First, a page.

A number of people who’ve read the description of this blog in the About Me section or elsewhere have commented on some unusual wordage I’ve used:
“Modified” Attachment Parenting
“Modified” Holistic Lifestyle
and wondered what the heck does that all mean?
So I figured now would be a good time to elaborate a bit.
Basically, in the case of Attachment Parenting and Holistic Lifestyle, we’ve chosen to modify how we practice those. Usually we modify in the direction of common sense, such as not co-sleeping when we’re so sleep-deprived that we can’t do it safely.
Or in not baby-wearing, since I’ve got twins and my abs are shot – it’d be my back doing all the work and this mama just can’t hack that 🙂
And sometimes we modify in the direction of sanity-preservation, such as our decision to stop cloth diapering after one year because it was just too labor-intensive for super-sleep-deprived parents to cope with on top of twinfants.
Or our decision to stop breastfeeding after six months of torture involving herbal and medical supplements, low flow, a hospital-grade breastpump, an SNS (Supplemental Nursing System by Medela) and pleading by our lactation consultant for us to stop (and she was the best in three counties!) and culminating in a bit of a heart-attack on my part.
Yes, ideally we wish we could have had the wherewithal to do every single thing on the checklist of Attachment Parenting and Holistic Lifestyle, but something had to give, and for the sake of our childrens’ well-being, we made concessions to sanity or common sense, or sometimes even economic factors.
In our home, the twins are the ones who eat the organic fruits, veggies and so on. We just can’t afford it otherwise, and since their systems are still developing, we figure it’s more important that they do so.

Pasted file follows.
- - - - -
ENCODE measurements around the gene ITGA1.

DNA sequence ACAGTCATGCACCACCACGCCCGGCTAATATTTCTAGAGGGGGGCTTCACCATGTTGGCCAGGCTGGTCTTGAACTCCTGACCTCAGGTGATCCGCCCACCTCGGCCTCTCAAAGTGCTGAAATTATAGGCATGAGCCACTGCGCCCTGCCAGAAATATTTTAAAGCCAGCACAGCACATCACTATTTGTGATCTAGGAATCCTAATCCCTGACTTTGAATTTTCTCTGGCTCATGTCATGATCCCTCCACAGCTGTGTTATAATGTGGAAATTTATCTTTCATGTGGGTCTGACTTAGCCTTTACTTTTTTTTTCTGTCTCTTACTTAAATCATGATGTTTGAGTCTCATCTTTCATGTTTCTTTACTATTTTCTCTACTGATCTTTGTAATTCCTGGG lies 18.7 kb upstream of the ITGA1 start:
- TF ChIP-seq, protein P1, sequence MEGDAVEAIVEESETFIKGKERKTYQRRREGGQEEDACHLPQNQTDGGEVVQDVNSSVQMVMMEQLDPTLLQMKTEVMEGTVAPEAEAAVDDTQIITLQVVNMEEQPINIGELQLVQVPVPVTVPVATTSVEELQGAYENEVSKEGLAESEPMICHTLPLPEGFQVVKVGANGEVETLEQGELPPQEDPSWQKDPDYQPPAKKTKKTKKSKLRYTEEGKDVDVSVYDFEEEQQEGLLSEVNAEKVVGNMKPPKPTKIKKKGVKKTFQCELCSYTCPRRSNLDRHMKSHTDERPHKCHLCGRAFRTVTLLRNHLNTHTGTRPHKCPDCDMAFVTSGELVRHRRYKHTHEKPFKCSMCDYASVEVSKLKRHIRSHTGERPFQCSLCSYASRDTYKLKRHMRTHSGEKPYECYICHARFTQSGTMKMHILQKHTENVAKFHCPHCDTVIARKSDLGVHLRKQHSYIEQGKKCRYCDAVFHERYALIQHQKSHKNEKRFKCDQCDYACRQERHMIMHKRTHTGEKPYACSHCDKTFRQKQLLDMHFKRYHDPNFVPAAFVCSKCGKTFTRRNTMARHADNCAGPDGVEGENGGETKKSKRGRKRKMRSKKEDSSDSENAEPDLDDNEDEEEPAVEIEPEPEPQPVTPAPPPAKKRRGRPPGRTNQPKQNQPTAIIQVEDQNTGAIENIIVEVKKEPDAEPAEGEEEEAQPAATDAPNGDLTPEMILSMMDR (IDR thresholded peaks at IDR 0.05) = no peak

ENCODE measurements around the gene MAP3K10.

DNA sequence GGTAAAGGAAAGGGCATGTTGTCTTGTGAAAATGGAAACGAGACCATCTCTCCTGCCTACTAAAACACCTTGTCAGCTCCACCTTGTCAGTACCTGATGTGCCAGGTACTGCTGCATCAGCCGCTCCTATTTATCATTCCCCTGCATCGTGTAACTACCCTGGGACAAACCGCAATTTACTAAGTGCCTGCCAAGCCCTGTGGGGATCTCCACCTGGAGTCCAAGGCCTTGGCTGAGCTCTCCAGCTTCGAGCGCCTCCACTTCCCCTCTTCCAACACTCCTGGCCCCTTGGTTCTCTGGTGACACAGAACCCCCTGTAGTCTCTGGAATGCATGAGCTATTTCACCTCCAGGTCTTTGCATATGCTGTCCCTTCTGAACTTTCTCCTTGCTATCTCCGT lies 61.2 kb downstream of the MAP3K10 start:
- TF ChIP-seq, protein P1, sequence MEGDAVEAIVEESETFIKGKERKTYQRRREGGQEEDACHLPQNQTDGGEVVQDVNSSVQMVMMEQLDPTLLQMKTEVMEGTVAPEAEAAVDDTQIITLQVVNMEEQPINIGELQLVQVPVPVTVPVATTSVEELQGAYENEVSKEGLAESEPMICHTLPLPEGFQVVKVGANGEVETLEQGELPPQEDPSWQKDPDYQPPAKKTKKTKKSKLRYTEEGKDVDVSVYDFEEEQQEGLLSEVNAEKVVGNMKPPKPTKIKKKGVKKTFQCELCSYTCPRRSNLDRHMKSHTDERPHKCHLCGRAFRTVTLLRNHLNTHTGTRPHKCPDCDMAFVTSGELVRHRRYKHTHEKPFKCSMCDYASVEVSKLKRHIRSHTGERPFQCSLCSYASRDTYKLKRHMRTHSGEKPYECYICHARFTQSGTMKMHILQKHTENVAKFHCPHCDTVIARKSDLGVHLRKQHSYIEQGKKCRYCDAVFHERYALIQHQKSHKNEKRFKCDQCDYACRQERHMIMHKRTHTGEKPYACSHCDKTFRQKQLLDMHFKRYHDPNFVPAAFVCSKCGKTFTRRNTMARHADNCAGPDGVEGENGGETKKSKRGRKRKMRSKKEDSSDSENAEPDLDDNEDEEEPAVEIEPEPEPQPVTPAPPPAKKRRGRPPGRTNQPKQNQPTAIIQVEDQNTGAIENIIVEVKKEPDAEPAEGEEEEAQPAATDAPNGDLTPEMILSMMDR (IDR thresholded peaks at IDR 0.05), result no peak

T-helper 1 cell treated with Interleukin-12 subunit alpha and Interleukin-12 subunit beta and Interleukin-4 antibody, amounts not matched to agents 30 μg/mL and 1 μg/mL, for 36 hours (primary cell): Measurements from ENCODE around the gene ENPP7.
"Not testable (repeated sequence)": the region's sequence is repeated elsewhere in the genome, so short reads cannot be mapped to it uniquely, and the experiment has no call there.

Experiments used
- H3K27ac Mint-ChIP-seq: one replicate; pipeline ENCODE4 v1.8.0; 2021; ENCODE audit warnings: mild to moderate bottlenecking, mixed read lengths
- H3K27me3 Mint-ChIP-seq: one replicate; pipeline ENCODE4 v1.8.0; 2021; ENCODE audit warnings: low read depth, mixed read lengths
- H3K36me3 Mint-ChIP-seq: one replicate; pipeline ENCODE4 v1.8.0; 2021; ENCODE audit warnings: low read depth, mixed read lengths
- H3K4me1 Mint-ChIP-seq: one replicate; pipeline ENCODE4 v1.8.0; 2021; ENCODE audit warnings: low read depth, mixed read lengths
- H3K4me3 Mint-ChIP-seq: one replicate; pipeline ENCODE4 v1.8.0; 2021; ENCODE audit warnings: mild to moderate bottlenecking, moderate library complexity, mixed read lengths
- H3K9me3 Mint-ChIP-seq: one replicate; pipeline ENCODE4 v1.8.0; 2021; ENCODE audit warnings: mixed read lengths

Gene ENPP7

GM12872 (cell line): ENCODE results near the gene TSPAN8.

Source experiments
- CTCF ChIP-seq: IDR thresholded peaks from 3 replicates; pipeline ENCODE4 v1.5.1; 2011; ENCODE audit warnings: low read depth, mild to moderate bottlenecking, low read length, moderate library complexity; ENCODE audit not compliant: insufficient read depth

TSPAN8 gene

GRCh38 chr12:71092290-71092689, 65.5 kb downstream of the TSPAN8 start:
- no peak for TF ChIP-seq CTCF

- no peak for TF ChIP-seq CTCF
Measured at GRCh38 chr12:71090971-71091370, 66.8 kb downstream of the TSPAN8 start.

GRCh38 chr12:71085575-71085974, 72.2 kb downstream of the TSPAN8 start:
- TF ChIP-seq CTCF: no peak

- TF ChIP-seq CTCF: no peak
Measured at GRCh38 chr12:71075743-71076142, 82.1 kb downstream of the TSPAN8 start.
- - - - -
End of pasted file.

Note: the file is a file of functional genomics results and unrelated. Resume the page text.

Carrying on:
While they spent the first two years of their lives in mostly organic clothing, we’ve had to switch to conventional as they got older.
When they grew out of their Naturepedic crib mattresses, we got conventional ones, but we did at least wrap them according to Dr. Sprott’s protocol.
When we go out to a restaurant, we try not to think about whether the food is being cooked on teflon, or warmed in a microwave. We’ve just reached a saturation point, where we’re overwhelmed trying to keep up with the Crunchy-Joneses.
And did I mention that we’re sleep-deprived?
So much for modified.
And with Heartistic, we believe there’s an art to parenting. Following one’s instincts as well as combing through reams of information from various sources, trying to find what’s best for one’s children. And of course, ya gotta have heart! So if you combine Heart + Artistic, you get…Heartistic! The art of parenting with heartful artistry, as you shape this little person you’ve been given the priviledge of caring for into a decent, caring, wonderful person capable of exploring their potential to its greatest heights!
So far, I think we’re not doing too badly. Pretty much everywhere we go, people compliment us on our children, how friendly and happy they are.
Instead of just being all warm and fuzzy with them, we’re trying to insure that they have respect for themselves, as well as others. We want them to have a healthy self-esteem, and be able to determine what it is that they want, rather than bending to peer-pressure. We want them to be self-disciplined, have self-control and be able to take responsibility for the consequences of their actions.
We want them to be able to trust, as well as be trustworthy. To accept it as their right to defend themselves and have the courage to protest if they are mistreated.
I could go on and on and on….but basically it boils down to:
We want them to know that they were lovingly created, that their Heavenly Parent watches over them and loves them dearly, and to love their neighbor as themselves.
And when we make mistakes and fall flat on our parental faces, as we sometimes do, we’ve learned to forgive ourselves if we haven’t lived up to the standard of parenting we wish we could achieve. We’ve learned not to cripple ourselves with guilt at all the things we must be doing wrong.
I used to think that Hell was where they show you how your kid might have turned out, had you not made any mistakes as a parent!
Now I’m a bit more loving with myself, too. There’s only so much a person can do. You do your best, and let God do the rest. So far the girls seem to be turning out pretty good.
Now if I could only get some Divine Intervention in getting them to eat their veggies…